Democracy: Western and Indian

Democracy: Western and Indian


Schooled in western outlook, we have come to believe that democracy is foreign to our land and has been imported from the west. This implanted belief has blinded our sense of perception so much that we fail to see the ground under our feet. We fail to realize that India has been the bedrock on which democracy has been practiced throughout, in our day to day life, and through the ages. 

Civilization of industrial west is of comparatively recent origin. Theirs has been a path of grouping for the deal, of forms and norms, of trial and error. Total concentration of power in the monarch had led to colossal abuse and misrule which inspired the people of the west for a republican way of life. Replacing the hereditary monarchs by elected representatives of the people, with tenure of office limited to short periods, the west abolished the rule of one man for the Government by the Senate and the Syndicate. The western institution of democracy was, thus, a measure of exigency, a device implemented under the compulsion of social and economic events. Out and out a secular product, democracy was condemned by Papal authority several times. The clergymen, who were the protagonists of the divine right of the King never gave their sanction to the new order ushered in by the popular will. Western democracy, thus, lacks the halo of spiritual enlightenment. It has not been even linked to the laws of nature to provide a permanent sustenance for it. Time and again, protagonists of a different political order have challenged the validity of western democracy. Its basis has been ridiculed as the rule by a thousand fools that can hardly stand comparison with the rule of a single head. Western democracy has thus taken different forms in different countries according to the respective historical developments, the shape of one different from the other even in the basic pattern. Time and again, it has been replaced by autocratic rule of oligarchy, fascism or communism, completely wiping out the liberty of the common man.

In India, democracy is not a device designed simply to run the Government. It was the way of life itself. Democracy in India was in its grassroots form, not merely on the political superstructure of social life. The Indian fashioned his life to live closer to nature. Laws of nature, being paramount to Indian society, placed them as an immutable factor. Since nature has created the individual, society recognized the personality of each individual and gave fullest liberty for its growth and flowering. Since nature creates man as a social being, the individual has to remain within the social bounds. In other words, the individuals’ conduct  should be in consonance with the common will of the society. The Indian village was built on a synthesis of the two concepts: individual liberty and social will. To harmonize the two and bind them together in a peaceful and lasting accord, the Indian thought of living together in small numbers in village rather than being  jostled up in big cities like the Greeks, or in formidable citadels like the Romans. The social, economic and political organization of Indian life thus built up in a decentralized pattern keeping with the spiritual enlightenment of the ancient Rishis who inculcated the idea that each individual is an embodiment of the Infinite, each man is an incarnation of God (Nar- narayan), and therefore deserved to be regarded with respect by all high and low, irrespective of his social, economic or political status.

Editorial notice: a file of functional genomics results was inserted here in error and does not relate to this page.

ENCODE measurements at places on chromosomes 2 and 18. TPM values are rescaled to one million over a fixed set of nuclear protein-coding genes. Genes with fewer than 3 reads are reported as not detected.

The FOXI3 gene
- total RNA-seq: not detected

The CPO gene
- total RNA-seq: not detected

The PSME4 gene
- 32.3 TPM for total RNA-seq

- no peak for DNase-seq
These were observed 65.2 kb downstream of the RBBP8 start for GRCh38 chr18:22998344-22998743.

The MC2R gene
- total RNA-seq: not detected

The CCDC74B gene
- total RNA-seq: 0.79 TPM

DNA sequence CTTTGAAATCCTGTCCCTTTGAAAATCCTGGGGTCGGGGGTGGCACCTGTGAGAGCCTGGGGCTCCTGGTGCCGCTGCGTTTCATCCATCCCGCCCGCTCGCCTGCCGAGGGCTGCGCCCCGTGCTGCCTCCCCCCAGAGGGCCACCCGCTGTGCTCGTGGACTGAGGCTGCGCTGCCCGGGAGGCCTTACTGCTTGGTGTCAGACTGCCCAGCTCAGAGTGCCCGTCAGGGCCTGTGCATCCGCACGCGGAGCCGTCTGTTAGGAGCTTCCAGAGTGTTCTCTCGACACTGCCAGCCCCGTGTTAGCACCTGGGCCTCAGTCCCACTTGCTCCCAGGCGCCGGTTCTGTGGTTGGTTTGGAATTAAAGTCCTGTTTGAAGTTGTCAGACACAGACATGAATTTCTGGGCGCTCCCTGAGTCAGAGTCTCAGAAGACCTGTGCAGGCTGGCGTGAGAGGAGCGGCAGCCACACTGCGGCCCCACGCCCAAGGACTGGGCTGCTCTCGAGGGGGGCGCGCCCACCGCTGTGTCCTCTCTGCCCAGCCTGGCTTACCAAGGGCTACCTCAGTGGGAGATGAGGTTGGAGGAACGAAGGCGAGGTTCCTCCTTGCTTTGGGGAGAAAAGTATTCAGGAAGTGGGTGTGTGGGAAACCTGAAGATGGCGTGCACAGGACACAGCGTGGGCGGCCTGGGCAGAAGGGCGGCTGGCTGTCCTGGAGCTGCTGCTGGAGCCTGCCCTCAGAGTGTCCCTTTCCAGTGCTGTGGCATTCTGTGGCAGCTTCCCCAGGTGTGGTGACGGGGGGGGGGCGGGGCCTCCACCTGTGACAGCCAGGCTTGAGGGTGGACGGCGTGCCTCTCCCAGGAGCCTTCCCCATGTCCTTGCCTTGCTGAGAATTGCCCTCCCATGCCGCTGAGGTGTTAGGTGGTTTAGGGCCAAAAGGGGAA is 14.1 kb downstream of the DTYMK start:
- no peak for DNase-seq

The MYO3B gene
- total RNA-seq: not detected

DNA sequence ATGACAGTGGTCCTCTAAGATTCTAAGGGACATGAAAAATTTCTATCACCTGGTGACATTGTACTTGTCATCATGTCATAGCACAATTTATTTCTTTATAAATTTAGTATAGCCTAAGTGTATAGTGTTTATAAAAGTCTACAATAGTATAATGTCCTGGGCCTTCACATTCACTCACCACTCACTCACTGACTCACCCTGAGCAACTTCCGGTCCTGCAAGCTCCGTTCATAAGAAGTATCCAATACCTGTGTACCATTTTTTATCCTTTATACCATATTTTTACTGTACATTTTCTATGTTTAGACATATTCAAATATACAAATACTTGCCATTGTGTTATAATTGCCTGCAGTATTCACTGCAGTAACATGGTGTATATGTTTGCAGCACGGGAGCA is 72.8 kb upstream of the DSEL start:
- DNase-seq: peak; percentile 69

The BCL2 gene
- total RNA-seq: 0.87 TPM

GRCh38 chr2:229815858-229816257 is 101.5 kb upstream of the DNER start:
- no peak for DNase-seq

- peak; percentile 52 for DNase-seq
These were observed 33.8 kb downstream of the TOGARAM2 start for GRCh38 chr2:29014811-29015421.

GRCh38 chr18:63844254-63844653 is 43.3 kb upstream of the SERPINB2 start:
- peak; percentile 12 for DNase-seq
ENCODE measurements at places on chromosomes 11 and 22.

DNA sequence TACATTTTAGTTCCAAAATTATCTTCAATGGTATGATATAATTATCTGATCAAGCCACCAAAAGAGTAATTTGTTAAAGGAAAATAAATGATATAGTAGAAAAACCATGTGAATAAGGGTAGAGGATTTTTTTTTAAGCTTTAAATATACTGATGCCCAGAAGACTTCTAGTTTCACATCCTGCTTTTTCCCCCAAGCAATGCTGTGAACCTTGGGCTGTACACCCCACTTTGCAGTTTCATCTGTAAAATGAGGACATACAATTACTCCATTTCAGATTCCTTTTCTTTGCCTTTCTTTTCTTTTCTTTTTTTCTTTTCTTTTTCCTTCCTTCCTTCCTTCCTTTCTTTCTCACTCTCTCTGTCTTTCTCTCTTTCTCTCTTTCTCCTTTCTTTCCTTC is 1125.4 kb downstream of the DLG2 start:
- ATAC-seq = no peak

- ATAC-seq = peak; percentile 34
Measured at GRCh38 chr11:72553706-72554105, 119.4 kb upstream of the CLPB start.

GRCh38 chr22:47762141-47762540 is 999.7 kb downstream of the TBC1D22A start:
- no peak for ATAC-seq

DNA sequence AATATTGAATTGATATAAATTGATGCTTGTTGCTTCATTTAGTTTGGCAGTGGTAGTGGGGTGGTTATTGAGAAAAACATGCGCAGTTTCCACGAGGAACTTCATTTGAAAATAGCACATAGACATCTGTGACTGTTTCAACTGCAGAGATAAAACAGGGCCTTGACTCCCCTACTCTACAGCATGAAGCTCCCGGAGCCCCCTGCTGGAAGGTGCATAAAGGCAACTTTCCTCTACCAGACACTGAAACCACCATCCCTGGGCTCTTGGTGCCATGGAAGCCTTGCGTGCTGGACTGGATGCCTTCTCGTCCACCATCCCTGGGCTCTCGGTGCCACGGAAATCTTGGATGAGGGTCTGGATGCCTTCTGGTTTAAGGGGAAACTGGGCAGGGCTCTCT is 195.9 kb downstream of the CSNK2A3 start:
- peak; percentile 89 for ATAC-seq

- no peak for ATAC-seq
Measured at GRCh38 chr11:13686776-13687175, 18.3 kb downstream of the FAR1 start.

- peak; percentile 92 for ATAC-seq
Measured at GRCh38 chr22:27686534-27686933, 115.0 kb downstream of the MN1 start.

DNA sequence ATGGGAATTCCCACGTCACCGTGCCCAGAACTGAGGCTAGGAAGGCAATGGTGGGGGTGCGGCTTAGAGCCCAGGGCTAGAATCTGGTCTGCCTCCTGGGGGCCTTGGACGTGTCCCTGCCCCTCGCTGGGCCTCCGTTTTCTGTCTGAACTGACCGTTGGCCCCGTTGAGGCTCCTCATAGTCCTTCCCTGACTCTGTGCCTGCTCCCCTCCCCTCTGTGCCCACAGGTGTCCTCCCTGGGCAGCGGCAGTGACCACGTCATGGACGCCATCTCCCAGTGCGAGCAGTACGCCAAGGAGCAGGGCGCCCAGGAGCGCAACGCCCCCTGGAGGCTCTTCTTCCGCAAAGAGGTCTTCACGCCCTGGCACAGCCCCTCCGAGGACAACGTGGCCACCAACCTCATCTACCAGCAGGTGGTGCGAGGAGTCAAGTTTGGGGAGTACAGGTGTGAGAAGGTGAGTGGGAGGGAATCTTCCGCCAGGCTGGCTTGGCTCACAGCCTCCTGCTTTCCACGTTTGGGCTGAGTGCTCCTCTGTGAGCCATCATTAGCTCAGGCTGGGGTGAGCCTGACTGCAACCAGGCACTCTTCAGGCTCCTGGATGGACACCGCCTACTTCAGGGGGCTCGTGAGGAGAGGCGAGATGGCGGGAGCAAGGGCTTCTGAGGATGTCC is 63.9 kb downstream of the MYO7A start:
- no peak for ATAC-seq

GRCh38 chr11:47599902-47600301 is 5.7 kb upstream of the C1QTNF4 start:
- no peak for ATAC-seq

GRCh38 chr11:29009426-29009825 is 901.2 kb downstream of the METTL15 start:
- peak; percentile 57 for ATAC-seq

Indian culture, thus, lay scattered through the vast country called Aryavarta. The village constituted the cells of the body, both socially and politically. The village community was a semi independent organization and acted as the primary unit of the wider and ever widening circle of “Bisha”, “Desha”, “Rajya” (district/state/country) and so on.

The village government was a self sufficient unit. It took decisions over all sorts of matters from time to time by occasional sitting of the village elders. They executed their decrees. They needed no white collar officers to solve their problems, no magistrates to decide their disputes. The villagers deputed their nominees to large bodies to represent the village and had the power to recall them at their will. The ruler was little concerned. The internal affairs of the village were left to the villagers in most matters. Violent changes in the political arena hardly touched the villagers where life flowed peacefully as the natural stream. It was a rule of the people, for the people and by the people. The west has not yet achieved the ideals of democracy by which the Indian village used to live. This way of Indian life was simple and graceful, enabling each to put forth his best and come to live with love and affection with the neighbors. It brought a sense of fulfillment to each one’s life. Men enjoyed peace and freedom while nature fulfilled her purpose through the creation of human race. This way of life was spiritually sound and was full of bliss.

It was lamentable that we have gone in for the glittering matter casting aside the sterling gold. People at the helm of affairs have opted to part ways with our way of life and seek to replace it with western way of life. Our present problem with a sense of deepening frustration for each individual is concomitant of the industrial civilization in the west. Gandhiji, in his visionary wisdom, had advised us to keep away from imitating the west. He had categorically pronounced that western democracy was unsuited to our conditions. We ignored his advice. Now we find ourselves in a quagmire. It is time we reacted before we are swept away and swallowed up in deep mud.




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